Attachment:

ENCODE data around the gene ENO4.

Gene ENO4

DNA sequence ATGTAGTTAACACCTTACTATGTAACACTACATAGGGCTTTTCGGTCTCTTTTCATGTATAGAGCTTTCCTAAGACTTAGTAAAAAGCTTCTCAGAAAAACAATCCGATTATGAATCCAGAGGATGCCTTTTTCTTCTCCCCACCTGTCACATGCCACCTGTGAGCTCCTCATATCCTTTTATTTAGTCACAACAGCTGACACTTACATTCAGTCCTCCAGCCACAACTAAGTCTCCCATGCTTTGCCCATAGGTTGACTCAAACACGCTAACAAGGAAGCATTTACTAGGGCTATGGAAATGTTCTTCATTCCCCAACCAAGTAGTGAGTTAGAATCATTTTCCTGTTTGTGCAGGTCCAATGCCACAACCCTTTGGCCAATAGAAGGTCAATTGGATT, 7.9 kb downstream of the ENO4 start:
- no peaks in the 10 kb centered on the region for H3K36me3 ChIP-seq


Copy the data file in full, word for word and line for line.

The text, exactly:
ENCODE data around the gene ENO4.

Gene ENO4

DNA sequence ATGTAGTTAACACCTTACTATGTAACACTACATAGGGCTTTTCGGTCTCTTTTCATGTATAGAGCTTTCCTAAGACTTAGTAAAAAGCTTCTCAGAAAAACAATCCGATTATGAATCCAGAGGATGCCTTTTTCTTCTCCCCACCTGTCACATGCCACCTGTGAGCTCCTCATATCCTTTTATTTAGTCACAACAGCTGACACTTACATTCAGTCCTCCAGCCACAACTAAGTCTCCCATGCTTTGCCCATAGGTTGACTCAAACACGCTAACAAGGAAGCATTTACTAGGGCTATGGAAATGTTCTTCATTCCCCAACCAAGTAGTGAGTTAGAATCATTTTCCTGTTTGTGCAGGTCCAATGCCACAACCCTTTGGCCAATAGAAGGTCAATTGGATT, 7.9 kb downstream of the ENO4 start:
- no peaks in the 10 kb centered on the region for H3K36me3 ChIP-seq